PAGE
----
Friday, October 29, 2010

Yes, I'm About to Rant

I got to thinking about all the things people tell you when your pregnant and how it only gets worse after your baby is born.  Although helpful advice is always welcomed, I've gotten increasingly agitated with the "myths" (as I see them) people love to throw in your face.  I'm not claiming to know about these topics, I just know what I believe and what works for us.  I thought I'd rant about a few of them...

1.  "You're spoiling her by holding her too much" - ok this one REALLY irks me!  I in no way believe that holding an infant can spoil them, and what kind of crazy person would believe something like that?!  If anything it shows that you LOVE them, you're there for them, you'll protect them and keep them safe.  Why in the world would you want to deprive your child of that?  I hold Peyton used to hold Peyton all the time (except when she was playing of course).  Now she's so busy rolling and playing and trying to crawl, she doesn't have time for me to cuddle with her unless she's sleepy or we're around people!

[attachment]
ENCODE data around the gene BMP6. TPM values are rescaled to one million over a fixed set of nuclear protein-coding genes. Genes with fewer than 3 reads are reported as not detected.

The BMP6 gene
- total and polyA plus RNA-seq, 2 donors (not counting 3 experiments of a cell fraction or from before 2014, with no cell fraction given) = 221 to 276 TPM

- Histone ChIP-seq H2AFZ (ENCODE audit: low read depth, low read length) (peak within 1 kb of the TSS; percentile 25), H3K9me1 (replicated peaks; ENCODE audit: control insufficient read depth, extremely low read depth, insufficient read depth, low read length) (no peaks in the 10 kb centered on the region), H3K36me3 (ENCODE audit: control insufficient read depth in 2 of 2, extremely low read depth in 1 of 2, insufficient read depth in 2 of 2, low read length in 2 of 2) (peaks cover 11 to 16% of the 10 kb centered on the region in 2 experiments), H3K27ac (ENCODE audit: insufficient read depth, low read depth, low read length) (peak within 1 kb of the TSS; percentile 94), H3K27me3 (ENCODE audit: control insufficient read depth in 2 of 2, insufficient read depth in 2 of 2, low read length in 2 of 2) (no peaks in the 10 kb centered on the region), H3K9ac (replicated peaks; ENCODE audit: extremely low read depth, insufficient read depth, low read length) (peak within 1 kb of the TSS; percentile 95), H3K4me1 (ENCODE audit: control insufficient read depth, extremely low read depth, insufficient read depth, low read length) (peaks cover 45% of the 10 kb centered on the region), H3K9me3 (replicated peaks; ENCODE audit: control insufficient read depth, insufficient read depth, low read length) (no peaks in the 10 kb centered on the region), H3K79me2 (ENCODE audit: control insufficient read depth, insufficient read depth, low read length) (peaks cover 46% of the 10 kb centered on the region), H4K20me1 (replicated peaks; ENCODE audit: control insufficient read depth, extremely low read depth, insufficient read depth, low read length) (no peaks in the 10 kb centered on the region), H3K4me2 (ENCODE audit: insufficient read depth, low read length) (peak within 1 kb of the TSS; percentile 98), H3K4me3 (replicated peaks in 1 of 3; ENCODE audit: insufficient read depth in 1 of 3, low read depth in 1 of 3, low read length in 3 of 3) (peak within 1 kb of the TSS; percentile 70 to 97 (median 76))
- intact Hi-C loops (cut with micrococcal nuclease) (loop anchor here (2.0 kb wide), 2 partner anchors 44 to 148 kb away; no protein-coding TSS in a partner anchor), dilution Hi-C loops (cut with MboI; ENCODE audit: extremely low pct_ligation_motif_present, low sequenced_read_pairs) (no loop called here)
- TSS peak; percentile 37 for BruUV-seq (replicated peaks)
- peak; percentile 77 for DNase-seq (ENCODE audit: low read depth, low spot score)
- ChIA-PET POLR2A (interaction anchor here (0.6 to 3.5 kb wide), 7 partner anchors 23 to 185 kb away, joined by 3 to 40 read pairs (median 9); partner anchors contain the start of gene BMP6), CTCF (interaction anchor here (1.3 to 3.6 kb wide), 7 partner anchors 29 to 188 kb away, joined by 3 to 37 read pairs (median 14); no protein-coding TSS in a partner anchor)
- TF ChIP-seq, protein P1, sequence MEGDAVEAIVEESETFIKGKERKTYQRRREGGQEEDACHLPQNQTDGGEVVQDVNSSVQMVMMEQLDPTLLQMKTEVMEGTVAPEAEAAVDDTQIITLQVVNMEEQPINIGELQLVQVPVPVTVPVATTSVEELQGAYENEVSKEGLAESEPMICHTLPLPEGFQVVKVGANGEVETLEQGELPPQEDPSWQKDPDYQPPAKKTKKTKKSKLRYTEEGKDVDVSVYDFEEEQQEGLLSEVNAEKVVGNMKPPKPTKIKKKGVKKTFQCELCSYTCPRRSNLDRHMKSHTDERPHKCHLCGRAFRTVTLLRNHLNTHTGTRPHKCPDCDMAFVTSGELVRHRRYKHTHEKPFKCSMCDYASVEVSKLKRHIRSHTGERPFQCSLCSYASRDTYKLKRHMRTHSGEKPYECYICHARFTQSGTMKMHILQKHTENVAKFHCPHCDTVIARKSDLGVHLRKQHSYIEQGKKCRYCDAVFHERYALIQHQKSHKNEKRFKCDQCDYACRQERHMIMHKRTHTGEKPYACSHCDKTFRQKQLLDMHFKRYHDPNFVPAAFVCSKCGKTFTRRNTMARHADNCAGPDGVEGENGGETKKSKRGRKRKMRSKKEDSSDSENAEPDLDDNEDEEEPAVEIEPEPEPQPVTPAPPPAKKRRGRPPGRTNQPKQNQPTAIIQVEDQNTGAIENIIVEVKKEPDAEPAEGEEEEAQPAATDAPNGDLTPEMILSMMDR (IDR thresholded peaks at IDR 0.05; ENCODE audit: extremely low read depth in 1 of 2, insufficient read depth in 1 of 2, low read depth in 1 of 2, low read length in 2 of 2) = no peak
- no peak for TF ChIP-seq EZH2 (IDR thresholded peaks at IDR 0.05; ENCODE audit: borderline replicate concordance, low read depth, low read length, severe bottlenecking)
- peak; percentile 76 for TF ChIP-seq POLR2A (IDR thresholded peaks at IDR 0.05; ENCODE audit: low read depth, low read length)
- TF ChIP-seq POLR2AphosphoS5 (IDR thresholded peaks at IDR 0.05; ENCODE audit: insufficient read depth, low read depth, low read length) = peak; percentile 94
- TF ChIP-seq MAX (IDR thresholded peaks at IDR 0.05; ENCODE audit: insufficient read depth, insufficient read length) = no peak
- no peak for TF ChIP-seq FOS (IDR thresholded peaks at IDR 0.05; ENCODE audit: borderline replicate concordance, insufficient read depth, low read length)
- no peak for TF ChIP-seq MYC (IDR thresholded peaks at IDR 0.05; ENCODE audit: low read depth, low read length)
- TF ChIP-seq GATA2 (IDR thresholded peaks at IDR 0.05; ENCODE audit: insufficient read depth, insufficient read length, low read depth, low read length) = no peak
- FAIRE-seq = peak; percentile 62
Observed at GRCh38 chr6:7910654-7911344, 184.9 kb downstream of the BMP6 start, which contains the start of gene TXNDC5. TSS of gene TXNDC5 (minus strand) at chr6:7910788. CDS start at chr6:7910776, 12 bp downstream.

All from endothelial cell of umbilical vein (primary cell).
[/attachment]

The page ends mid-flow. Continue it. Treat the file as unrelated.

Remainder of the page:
2.  "You just have to let them cry it out" or "If you go to them, you're letting them win"- Now I know some people swear by the CIO method, but I am not one of those people.  I will let Peyton fuss and do some light crying without going in her room, or go in and pat her and then leave, but when she starts full on screaming and crying I refuse to let her just lay there and scream until she passes out from exhaustion.  I fully believe that if a baby is crying (I mean really crying, not whining or fussing), they NEED something.  That's the only method they have of letting you know that they don't feel good, are in pain, are scared, hungry, etc...  I don't believe that by going in her room and consoling her, I'm "giving in" or "letting her win".  Letting her win????  She's 6 months old!!

3.  "She should be sleeping through the night by 6 months!" - First of all "sleeping through the night" is actually defined as 5-6 straight hours of sleep.  We've been very lucky that Peyton has been doing that since she was 8 weeks old.  She generally wakes once to eat and goes right back to sleep.  With that being said, there is always something that pops up to throw a wrench in this, ie: teething, learning to roll, learning to crawl (which we're going through right now), etc...  Even though we have been relatively lucky in the sleep department (MOST of the time), I would never condemn another parent because their baby wakes more than mine.  I hate that people try to make you feel like you're a bad parent because your baby wakes up.  I found an interesting blog and I really liked this one part.  It's called Secrets of Baby Behavior